Too many movies … so little time. This week I just want to acknowledge the many disks I’ve viewed over the past couple of months but haven’t had an opportunity to write about at length. So here are brief comments on eleven relatively recent releases, in no particular order.
Nemesis (Albert Pyun, 1992) &
Shadowbuilder (Jamie Dixon, 1998)
In the wake of appreciating MVD’s Abominable Blu-ray, I picked up a couple of their other releases. While neither movie is as good as Abominable, the disk presentations are impressive for fairly routine low-budget genre titles. Albert Pyun has toiled in low-budget exploitation for almost forty years, but little stands out in his fifty-odd movie filmography – his debut feature The Sword and the Sorcerer (1982) and the Van Damme hit Cyborg (1989) are probably his best-known movies, though I do have some affection for Dollman (1991). Nemesis (1992) is par for the course, a confused and confusing mix of action and sci-fi with obvious nods to Blade Runner, in which an LAPD hunter tracks down and destroys rebel androids determined to wipe out humans. We learn in the opening sequence that he’s mostly machine himself, but then it turns out that there are actually few real humans anywhere to be seen, so it’s internecine robot warfare on fairly well-chosen locations from industrial wastelands in California to lush Hawaiian landscapes. Apart from an incoherent script (by Rebecca Charles, whose only credits are three Nemesis movies), the biggest drawback is a charisma-free lead in Olivier Gruner, a former French Special Forces member and champion kickboxer with almost zero screen presence.
Somewhat better is Jamie Dixon’s Shadowbuilder – or rather Jamie Dixon’s Bram Stoker’s Shadowbuilder (1998). This starts with a bang as an occult group led by a renegade priest tries to summon a demon, only to be interrupted by a gun-toting demon-hunter priest played by none other than Michael Rooker. Unfortunately, he’s a bit too late and some part of the demon has entered our world. Father Vassey (Rooker), tired of his assassin-for-the-Church role, reluctantly heads for a small town where the demon is determined to possess a boy whose soul is pure, thereby opening a gateway to Hell – or something. In the early stages, when the demon is a mere shadow congealing from fragments of darkness, the movie achieves some genuinely creepy moments … but as it gains strength and takes on increasingly solid form, the production’s resources aren’t up to the job and it looks more and more like a videogame avatar from the period. Rooker is entertaining as he appears to be taking it all seriously, and Tony Todd chews the scenery in a peripheral role.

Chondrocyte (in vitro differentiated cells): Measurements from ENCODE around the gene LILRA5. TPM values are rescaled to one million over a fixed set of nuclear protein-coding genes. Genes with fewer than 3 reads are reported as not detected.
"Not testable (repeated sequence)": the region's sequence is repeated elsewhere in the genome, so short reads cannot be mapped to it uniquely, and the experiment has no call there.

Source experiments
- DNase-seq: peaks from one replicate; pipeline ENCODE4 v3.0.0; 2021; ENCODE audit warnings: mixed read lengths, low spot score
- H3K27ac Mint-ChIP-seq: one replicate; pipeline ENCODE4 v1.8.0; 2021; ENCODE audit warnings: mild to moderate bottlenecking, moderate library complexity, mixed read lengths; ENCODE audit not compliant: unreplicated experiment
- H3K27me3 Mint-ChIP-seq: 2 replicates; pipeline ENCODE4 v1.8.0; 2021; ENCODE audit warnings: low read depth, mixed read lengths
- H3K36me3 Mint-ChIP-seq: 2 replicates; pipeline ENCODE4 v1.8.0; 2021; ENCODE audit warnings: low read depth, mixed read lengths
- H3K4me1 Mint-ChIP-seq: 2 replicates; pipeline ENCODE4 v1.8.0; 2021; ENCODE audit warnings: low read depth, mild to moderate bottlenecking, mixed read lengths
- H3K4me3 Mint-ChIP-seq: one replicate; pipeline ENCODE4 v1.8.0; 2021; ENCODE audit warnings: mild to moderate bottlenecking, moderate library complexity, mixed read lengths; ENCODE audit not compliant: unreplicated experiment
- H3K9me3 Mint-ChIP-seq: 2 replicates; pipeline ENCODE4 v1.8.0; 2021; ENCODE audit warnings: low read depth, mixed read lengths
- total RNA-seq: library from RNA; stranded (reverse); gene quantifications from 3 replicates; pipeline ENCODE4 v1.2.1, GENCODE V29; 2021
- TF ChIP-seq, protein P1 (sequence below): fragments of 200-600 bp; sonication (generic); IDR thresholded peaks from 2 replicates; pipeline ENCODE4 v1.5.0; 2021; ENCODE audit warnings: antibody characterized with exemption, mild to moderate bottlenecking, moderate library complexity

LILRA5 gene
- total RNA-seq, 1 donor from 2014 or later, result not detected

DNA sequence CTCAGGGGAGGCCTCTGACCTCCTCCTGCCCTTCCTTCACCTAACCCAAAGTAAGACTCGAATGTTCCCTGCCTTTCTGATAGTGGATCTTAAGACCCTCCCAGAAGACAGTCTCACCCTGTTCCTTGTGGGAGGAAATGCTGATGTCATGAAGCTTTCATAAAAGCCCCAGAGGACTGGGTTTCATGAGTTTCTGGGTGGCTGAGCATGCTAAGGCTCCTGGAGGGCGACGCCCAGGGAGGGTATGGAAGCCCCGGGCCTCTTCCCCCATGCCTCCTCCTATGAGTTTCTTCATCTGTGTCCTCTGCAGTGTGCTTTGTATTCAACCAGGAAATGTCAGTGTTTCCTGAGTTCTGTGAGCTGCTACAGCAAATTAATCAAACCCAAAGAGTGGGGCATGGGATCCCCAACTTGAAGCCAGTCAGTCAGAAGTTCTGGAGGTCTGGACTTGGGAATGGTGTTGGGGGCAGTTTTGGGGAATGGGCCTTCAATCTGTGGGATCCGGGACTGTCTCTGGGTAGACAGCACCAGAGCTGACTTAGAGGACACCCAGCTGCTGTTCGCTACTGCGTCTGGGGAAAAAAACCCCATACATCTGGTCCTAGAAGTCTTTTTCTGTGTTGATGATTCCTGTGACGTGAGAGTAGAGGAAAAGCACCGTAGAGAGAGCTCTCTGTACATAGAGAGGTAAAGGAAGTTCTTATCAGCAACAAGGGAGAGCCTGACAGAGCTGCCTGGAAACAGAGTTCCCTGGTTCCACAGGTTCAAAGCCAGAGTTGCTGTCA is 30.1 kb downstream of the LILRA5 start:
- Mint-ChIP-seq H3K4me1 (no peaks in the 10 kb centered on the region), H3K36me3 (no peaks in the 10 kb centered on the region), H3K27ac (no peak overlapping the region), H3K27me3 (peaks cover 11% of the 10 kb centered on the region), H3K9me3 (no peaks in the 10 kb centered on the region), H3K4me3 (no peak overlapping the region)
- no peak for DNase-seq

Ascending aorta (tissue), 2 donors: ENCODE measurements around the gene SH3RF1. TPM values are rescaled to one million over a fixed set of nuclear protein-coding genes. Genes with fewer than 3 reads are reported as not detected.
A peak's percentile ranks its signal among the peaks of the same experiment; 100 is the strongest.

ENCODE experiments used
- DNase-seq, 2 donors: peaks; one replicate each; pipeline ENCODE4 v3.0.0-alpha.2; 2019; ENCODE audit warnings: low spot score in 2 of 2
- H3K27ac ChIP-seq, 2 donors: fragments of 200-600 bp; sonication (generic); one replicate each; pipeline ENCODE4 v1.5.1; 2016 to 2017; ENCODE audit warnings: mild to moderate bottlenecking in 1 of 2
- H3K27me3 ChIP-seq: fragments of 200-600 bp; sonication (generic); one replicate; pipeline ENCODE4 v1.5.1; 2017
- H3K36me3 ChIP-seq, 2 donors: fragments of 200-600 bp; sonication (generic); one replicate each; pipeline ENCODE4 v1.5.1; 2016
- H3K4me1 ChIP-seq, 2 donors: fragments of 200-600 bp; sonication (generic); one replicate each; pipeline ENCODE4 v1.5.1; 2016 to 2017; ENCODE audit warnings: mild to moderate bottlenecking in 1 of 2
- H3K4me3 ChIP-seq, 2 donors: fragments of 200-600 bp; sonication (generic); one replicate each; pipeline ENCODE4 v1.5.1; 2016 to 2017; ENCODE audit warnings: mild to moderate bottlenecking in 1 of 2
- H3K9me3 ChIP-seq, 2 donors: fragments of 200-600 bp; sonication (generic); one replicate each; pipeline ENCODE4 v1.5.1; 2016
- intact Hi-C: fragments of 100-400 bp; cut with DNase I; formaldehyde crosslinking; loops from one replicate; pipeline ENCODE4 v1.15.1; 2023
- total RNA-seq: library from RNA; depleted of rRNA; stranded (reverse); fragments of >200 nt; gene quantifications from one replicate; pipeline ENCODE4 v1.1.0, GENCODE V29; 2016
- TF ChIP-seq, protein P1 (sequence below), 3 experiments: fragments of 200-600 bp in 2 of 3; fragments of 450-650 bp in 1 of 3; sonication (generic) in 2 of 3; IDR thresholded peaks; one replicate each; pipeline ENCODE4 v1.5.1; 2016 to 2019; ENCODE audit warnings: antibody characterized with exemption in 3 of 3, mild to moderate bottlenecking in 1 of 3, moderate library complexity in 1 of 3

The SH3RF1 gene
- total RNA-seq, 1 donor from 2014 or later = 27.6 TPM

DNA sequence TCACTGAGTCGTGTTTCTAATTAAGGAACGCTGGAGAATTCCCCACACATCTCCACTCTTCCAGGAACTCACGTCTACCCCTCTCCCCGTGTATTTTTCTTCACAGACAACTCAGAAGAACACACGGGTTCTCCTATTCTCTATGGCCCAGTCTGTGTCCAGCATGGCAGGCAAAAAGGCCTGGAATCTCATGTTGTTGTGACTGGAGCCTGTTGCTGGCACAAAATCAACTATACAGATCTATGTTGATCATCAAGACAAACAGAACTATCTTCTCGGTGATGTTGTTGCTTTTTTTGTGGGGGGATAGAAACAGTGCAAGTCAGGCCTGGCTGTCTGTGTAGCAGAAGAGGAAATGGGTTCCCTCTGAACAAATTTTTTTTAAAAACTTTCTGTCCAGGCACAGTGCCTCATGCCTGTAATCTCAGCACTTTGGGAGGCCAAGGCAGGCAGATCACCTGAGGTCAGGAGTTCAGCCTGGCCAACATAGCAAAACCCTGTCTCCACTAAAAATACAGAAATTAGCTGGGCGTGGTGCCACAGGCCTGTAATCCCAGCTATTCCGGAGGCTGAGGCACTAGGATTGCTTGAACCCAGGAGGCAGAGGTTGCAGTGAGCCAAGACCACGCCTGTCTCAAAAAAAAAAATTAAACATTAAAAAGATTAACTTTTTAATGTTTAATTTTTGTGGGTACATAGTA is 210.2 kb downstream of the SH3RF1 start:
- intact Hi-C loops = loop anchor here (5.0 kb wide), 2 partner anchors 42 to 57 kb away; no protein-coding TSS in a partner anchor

Both disks are loaded with extras. Shadowbuilder has three featurettes and a commentary, while MVD lavish two disks on Nemesis, with an impressive HD transfer of the feature on Blu-ray, along with interviews with Pyun and producer Eric Karson. On a supplementary DVD, we get multiple featurettes and interviews, plus an SD copy of Pyun’s director’s cut (I didn’t watch this, so can’t say what the differences are). Strangely, MVD have included this same SD director’s cut as a supplement on the Blu-ray with a Pyun commentary replacing the movie’s soundtrack. Seems like an odd waste of resources when they could have just put the commentary on the DVD copy …
Exploitation from Code Red
Five years after unleashing Cannibal Holocaust (1980) on the world, Ruggero Deodato returned to the jungle – and a number of plot elements and themes – for Cut and Run (1985). Once again an American media team heads to South America and encounters horror and violence – this time it’s a network television news crew looking for their boss’ missing son who has run afoul of a drug cartel/millennial cult led by a survivor of Jonestown (the always reliable Richard Lynch). His army of mercenaries and “savages” are slaughtering all his rivals in the drug trade. The crew, headed by ambitious reporter Fran Hudson (Lisa Blount), are beaming their adventures back to the newsroom which means the increasing violence is boosting ratings. But while Deodato handles all the mayhem efficiently, Cut and Run remains superficial, failing to duplicate the disturbing power of Cannibal Holocaust. Apparently Deodato took over from Wes Craven, who was scouting a movie in Colombia (perhaps explaining the presence of Michael Berryman as one of the cult leader’s henchmen). The cast is good, though, and Claudio Simonetti delivers another excellent score. The disk features two different cuts – R and unrated – and almost two hours of interviews with Deodato and actors John Steiner, Leonard Mann and Willie Aames.